By Samisoni Pareti
Dialogue is key to ensuring the durability and sustainability of marine conservation parks, was the consensus of a panel of experts at the second day of the Fiji Seascape Symposium.
Providing space for civic actors to meet and talk with their partners in government has worked in the past, said Alifereti Tawake, head of the Pacific’s Locally Marine Management Areas (LMMA). This was important, he said, because managing seascapes “should be everyone’s business”.
Tawake added it would work only through the sum of individual effort, or the sum of individual qoliqoli (communal fishing effort), and that while it is true that government has a key role to play in ocean management, everyone including local communities needed to play their part too. Tawake said dialogue and talanoa fit well into the call by Permanent Secretary for Fisheries and Forestry, Pene Baleinabuli for ‘open dialogue’ between government and NGOs who work in the ocean conservation space.
The theme of collaboration and dialogue was also stressed by Ambassador Solo Mara in his intervention, who believes this is the best way of bridging the government/civil society divide. While widely used as the way forward, dialogue, Ambassador Mara said, tended to be used merely as a ‘ticking the box’ gesture. Participants needed to dialogue with “bags of goodwill”, and such goodwill promotes solution seeking and flexibility to compromise. Such an approach, he said, was the principle behind the formation of the Pacific Islands Development Forum of which he currently heads as its Secretary General.
Ambassador Mara said PIDF’s key partners are governments, CSOs and the private sector, and while these are not “natural bedfellows,” dialogue was the gel that made PIDF work. No one party has the monopoly on solutions, which is why dialogue is the way to go, he said. Ambassador Mara also spoke about the need to sometimes “take the gloves off and speak plainly. “This is imperative to iron over disconnect that exist in the environmental conservation space. Making the commercial service provider a regulator is part of this disconnect as well as “middle managers” who tend to create “unnecessary sensitivities.”
Permanent Secretary of Fisheries, Pene Baleinabuli spoke of the ministry of fisheries’ proposal to reopen Fiji’s beche-de-mer fishery, after a ban on the harvest of the seafood delicacy was enforced in 2017. The ban is still in force, because Cabinet has yet to decide on the ministry’s recommendation to have it lifted. Of Fiji’s 14 provinces, 11 want beche-de-mer fishing to be fully opened, while the remaining three provinces preferred 80%. The ministry is also recommending that Underwater Breathing Apparatus (UBA) be banned because of the serious injuries and fatalities the equipment had inflicted on users. Harvest quotas are being proposed as well, and resource owners will also be encouraged to be ‘active participants’ in the fishery by applying for licences to harvest, as well as active players in the value-adding chain of processing and exports. A BDM that is sold here for FJD$50 (US$25), if processed correctly, could fetch as high as USD$1,000 in the international market, he said.
How national policy can improve and contribute to good enabling conditions for seascape management was the focus of WWF senior adviser, Alfred Atalifo’s contribution. He said Tonga is a success story in this regard, with its Tonga Ocean 7 initiative, brought into force through the kingdom’s Marine Spatial Act of 2012. Ocean 7 refers to the seven government ministries that work together in ocean conservation and management strategies, encompassing consultation and engagement with all players including local communities, the private sector and consumers. Dialogue is a key word and conflict reduction encouraged. Atalifo believes Fiji has so much to learn from its immediate western neighbour because marine spatial legislation guides work for activities both inside and outside designated seascapes or marine protected areas.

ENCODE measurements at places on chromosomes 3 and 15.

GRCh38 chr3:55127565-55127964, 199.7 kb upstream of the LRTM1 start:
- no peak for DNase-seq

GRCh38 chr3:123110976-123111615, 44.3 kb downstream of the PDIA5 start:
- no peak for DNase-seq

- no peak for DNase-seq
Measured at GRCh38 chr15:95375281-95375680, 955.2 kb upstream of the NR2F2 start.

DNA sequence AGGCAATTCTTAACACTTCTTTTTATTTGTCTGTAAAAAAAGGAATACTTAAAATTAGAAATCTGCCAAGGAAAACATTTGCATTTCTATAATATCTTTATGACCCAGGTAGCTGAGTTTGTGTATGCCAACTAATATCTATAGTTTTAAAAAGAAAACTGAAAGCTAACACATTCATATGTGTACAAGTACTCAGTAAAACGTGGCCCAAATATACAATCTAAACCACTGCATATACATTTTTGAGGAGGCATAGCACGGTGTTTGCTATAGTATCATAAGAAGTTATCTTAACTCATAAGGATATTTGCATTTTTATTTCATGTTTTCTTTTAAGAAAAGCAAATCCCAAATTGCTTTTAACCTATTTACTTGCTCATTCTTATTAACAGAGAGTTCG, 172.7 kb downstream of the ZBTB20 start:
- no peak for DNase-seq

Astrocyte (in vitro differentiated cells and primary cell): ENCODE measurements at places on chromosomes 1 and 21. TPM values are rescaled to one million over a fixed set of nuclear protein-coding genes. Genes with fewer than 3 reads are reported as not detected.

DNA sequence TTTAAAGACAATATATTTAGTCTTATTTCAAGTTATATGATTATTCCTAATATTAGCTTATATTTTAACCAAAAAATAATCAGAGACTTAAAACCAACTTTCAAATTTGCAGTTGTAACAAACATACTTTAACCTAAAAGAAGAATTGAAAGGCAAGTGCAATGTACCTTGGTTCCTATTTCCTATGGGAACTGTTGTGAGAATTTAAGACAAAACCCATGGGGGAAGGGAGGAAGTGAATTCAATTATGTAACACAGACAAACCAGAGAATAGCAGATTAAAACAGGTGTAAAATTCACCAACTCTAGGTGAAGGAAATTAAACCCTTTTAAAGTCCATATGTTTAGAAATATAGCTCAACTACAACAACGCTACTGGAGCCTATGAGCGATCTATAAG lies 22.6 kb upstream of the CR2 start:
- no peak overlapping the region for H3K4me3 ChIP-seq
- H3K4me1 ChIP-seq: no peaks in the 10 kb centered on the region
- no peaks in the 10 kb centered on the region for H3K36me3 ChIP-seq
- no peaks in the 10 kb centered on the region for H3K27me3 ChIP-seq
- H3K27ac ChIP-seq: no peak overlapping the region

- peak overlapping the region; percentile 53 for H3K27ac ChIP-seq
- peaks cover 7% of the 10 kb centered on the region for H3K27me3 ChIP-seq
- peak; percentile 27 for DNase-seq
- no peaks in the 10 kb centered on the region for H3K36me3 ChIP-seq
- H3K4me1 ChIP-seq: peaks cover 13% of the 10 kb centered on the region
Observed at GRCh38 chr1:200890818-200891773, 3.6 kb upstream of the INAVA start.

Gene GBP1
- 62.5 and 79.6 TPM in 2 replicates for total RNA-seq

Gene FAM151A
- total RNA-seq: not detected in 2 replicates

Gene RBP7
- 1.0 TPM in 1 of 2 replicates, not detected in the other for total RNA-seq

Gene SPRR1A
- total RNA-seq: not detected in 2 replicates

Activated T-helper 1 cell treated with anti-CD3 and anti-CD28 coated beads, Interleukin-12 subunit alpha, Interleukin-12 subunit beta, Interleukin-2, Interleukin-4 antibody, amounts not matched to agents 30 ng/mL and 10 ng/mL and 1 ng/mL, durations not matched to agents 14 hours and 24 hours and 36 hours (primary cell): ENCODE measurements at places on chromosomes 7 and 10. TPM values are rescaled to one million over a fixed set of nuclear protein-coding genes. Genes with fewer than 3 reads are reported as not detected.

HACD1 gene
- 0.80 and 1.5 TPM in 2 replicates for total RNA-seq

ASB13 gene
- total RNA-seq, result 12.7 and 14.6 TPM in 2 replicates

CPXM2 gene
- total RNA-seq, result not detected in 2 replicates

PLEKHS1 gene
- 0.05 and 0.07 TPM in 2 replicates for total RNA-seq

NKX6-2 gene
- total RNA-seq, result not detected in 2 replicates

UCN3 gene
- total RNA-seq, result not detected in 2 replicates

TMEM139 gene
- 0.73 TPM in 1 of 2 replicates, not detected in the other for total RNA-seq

Panellist and acting Director of the Institute of Applied Science at the University of the South Pacific, Dr Isoa Korovulavula, raised the subject of formal and informal learning in the development of seascape leaders. Dr Isoa said while formal learning is offered at the University’s School of Agriculture, Geography, Environment, Ocean and Natural Sciences, as well as its Pacific Centre for Environment and Sustainable Development, future leaders can also be groomed in informal and vocational programmes that institutes like the one he manages offer. In this regard, USP’s IAP has been involved in community-based learning. Dr Korovulavula gave the examples of the community-based biology monitoring training it offered marine resource owners, as well as training on natural resource governance. The governance training was held with the support of the Fijian Ministry of iTaukei Affairs and offered to traditional leaders, first piloted with the nine high chiefs of Kadavu province in southern Fiji.
Legislation is high on Dr Stacy Jupiter’s list of of enablers for ocean conservation management to work. She is director of Wildlife Conservation Society Pacific, and acting head of the WCS Fiji office. Financial systems and support is also key, and among viable options are trust funds, deeds of trust, corporation acts, as well as public statutory agencies and government ministries. Legislation can also house financial models as is the case with Australia’s Great Barrier Reef, or a revolving fund like the blue bond option.
Fiji’s first ever Seascape Symposium continues at the Grand Pacific Hotel in the capital Suva, and ends today.
SOURCE: ISLANDS BUSINESS/PACNEWS